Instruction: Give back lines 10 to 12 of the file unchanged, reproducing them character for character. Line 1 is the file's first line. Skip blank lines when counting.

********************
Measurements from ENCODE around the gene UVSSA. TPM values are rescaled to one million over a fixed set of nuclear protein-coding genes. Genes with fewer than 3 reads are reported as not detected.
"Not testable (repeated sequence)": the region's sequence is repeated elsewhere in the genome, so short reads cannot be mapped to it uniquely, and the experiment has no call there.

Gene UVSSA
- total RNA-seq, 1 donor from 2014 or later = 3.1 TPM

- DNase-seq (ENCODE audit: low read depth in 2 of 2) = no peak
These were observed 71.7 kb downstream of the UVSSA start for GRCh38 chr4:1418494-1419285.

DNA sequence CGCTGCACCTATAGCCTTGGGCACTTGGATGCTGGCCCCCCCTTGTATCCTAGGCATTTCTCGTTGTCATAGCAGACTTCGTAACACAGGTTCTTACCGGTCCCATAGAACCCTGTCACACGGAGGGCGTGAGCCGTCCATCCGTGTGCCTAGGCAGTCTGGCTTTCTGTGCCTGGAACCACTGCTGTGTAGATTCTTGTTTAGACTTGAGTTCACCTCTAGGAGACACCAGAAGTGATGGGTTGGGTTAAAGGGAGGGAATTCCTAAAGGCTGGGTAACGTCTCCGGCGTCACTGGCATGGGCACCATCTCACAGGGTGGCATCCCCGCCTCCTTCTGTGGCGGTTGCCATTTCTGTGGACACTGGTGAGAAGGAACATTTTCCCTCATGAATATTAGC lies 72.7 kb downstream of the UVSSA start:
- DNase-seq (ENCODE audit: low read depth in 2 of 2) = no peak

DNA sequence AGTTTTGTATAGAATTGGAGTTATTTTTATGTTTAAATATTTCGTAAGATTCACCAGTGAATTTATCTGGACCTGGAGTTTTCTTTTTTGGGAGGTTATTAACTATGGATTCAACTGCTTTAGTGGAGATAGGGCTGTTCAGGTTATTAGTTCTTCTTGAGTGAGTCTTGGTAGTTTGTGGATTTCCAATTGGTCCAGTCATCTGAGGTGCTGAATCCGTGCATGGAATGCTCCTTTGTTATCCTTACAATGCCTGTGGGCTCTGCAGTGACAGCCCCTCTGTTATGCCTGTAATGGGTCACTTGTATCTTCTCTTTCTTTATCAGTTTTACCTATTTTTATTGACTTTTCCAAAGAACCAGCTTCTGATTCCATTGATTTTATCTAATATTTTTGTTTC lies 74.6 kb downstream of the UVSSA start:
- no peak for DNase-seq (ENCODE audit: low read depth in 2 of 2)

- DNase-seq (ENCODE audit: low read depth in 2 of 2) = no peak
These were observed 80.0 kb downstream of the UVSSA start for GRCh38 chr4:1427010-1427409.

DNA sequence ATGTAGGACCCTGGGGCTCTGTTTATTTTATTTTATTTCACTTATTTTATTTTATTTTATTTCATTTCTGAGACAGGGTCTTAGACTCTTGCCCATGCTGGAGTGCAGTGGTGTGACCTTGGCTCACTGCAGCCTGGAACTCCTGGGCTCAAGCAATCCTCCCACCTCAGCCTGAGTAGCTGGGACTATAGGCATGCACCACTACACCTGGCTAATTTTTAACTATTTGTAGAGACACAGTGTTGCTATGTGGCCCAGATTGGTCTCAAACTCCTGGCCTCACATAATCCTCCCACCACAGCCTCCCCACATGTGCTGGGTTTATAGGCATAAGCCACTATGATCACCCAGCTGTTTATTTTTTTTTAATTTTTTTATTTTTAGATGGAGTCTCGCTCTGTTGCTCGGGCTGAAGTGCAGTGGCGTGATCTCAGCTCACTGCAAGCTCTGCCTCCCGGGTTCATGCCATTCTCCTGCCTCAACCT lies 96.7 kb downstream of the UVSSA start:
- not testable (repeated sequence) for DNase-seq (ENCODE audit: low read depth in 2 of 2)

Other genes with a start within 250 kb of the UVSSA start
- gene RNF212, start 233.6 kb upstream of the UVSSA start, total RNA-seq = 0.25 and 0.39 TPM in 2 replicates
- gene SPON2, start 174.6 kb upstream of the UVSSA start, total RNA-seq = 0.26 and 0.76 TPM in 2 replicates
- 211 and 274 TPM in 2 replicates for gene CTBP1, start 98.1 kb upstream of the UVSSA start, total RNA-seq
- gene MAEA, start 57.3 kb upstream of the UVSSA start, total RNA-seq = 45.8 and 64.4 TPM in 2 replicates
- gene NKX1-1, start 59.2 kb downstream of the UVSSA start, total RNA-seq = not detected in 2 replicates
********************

- no peak for DNase-seq (ENCODE audit: low read depth in 2 of 2)

- DNase-seq (ENCODE audit: low read depth in 2 of 2) = no peak
These were observed 80.0 kb downstream of the UVSSA start for GRCh38 chr4:1427010-1427409.